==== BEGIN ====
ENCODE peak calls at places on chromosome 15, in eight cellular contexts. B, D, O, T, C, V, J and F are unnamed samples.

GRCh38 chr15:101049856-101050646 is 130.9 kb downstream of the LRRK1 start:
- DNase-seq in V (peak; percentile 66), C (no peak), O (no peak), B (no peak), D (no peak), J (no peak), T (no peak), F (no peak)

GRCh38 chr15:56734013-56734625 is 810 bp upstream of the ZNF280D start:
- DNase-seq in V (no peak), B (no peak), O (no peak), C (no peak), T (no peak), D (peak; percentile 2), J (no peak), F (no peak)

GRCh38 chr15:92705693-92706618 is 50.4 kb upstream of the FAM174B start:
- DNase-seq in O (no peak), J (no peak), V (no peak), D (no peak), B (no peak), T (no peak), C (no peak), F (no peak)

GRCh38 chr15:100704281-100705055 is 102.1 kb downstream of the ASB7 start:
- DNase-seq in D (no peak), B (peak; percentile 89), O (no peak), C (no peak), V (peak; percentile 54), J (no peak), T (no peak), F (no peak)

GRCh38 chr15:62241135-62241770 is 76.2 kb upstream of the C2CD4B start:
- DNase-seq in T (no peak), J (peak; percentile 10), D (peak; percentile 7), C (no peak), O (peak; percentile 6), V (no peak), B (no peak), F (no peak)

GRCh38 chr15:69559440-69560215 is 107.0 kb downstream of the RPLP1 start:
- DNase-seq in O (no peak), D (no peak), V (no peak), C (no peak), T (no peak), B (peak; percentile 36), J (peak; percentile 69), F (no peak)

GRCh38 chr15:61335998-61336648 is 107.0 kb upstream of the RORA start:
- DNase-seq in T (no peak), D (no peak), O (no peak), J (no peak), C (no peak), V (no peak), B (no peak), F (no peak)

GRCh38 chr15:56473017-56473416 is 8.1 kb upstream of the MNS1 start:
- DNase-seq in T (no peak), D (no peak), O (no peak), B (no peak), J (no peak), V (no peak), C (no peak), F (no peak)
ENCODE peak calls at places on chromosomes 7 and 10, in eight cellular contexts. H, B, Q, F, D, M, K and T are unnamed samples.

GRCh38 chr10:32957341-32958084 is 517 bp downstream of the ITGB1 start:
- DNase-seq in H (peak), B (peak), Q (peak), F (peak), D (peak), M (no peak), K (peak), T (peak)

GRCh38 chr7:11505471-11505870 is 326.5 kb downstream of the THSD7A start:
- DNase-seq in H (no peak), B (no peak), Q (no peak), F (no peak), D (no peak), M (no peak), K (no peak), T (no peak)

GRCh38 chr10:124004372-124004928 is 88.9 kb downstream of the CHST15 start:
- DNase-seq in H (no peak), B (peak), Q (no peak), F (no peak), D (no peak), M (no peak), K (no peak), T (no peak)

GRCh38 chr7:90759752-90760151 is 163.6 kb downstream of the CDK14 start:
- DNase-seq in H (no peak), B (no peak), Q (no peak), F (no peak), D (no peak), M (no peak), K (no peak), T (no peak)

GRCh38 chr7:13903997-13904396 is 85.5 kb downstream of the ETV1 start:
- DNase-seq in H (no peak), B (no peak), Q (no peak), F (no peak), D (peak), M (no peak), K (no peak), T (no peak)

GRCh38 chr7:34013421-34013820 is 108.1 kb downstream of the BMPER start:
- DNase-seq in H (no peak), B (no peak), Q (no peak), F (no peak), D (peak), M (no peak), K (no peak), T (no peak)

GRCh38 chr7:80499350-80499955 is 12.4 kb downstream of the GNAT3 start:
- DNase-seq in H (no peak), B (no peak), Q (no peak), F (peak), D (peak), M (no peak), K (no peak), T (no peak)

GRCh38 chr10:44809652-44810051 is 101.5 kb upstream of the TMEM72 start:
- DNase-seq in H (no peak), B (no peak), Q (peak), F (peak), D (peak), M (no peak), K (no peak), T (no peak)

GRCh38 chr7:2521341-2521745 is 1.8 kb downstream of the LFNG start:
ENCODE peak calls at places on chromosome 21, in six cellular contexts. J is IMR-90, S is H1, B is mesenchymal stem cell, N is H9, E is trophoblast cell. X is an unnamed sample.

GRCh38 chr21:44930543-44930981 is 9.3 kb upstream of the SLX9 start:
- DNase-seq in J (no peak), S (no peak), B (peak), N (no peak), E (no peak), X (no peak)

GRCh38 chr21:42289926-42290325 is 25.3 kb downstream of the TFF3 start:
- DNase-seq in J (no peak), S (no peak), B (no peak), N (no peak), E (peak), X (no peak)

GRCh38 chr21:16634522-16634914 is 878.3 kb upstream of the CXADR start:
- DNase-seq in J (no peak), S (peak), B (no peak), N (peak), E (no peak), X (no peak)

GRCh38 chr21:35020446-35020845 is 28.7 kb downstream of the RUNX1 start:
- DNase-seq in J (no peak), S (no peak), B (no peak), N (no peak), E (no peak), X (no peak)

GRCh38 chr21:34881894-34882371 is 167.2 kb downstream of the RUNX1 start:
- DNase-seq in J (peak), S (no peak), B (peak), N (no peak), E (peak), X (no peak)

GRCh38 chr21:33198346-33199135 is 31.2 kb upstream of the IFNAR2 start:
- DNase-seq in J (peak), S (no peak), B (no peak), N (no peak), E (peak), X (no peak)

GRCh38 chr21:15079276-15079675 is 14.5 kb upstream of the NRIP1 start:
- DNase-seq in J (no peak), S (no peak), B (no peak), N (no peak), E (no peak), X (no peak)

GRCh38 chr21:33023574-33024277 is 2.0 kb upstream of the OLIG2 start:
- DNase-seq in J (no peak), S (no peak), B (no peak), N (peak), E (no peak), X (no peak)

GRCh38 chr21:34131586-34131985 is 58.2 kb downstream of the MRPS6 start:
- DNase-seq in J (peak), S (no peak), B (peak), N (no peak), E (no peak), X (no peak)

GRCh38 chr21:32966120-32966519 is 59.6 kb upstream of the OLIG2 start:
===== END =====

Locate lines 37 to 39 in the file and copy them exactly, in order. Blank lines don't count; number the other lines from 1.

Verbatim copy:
GRCh38 chr21:44930543-44930981 is 9.3 kb upstream of the SLX9 start:
- DNase-seq in J (no peak), S (no peak), B (peak), N (no peak), E (no peak), X (no peak)

GRCh38 chr21:42289926-42290325 is 25.3 kb downstream of the TFF3 start: